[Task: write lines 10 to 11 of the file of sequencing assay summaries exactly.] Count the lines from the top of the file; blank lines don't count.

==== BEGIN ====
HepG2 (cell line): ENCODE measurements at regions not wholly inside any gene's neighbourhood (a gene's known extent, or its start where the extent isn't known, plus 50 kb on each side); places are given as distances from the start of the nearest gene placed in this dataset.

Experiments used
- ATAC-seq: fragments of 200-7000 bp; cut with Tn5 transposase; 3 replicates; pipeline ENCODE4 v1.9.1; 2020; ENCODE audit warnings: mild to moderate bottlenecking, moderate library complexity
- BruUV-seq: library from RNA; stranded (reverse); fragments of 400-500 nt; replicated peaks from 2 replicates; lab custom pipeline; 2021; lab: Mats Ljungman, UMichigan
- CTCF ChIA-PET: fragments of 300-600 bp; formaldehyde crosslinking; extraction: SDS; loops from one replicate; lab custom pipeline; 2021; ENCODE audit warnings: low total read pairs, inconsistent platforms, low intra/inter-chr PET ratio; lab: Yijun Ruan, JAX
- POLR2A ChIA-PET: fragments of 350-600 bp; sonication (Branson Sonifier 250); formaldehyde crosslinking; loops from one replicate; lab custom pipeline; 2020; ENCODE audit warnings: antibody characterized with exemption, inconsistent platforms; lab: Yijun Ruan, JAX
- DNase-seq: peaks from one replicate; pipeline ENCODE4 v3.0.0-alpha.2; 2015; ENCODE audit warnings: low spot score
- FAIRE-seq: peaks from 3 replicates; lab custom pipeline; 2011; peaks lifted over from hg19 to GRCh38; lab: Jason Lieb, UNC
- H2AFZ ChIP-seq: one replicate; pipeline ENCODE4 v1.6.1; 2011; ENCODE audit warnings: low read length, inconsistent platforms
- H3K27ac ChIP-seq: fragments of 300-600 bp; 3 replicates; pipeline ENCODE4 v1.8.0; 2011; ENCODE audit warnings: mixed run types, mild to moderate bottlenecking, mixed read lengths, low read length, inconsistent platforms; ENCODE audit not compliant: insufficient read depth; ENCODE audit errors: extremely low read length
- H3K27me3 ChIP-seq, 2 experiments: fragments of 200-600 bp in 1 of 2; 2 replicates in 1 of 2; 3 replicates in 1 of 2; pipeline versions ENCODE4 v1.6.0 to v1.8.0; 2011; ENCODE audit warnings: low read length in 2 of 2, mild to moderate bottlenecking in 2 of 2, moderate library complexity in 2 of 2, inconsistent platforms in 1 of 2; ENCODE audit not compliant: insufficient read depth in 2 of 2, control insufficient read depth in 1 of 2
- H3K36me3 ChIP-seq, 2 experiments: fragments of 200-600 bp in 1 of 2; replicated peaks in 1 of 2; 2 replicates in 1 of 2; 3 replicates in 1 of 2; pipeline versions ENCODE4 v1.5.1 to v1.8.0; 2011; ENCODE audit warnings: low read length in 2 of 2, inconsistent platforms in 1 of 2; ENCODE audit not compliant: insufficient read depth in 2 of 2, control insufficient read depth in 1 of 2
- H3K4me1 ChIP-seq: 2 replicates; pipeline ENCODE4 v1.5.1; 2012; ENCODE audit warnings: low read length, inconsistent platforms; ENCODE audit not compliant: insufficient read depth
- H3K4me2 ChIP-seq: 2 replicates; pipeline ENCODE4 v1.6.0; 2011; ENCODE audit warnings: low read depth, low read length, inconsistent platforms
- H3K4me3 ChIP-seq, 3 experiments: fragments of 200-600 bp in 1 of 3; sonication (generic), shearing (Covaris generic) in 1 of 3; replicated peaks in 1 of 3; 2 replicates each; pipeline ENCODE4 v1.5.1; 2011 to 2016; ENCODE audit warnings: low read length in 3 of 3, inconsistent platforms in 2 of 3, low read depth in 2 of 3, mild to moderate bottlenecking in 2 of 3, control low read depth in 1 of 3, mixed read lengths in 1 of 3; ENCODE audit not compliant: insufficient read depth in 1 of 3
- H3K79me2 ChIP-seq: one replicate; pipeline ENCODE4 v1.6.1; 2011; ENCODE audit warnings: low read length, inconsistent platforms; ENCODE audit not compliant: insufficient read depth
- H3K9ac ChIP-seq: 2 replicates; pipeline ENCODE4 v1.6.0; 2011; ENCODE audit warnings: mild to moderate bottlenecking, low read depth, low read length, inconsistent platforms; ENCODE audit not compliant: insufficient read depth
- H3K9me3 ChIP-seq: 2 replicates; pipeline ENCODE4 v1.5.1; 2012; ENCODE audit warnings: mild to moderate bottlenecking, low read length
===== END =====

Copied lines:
- H3K27ac ChIP-seq: fragments of 300-600 bp; 3 replicates; pipeline ENCODE4 v1.8.0; 2011; ENCODE audit warnings: mixed run types, mild to moderate bottlenecking, mixed read lengths, low read length, inconsistent platforms; ENCODE audit not compliant: insufficient read depth; ENCODE audit errors: extremely low read length
- H3K27me3 ChIP-seq, 2 experiments: fragments of 200-600 bp in 1 of 2; 2 replicates in 1 of 2; 3 replicates in 1 of 2; pipeline versions ENCODE4 v1.6.0 to v1.8.0; 2011; ENCODE audit warnings: low read length in 2 of 2, mild to moderate bottlenecking in 2 of 2, moderate library complexity in 2 of 2, inconsistent platforms in 1 of 2; ENCODE audit not compliant: insufficient read depth in 2 of 2, control insufficient read depth in 1 of 2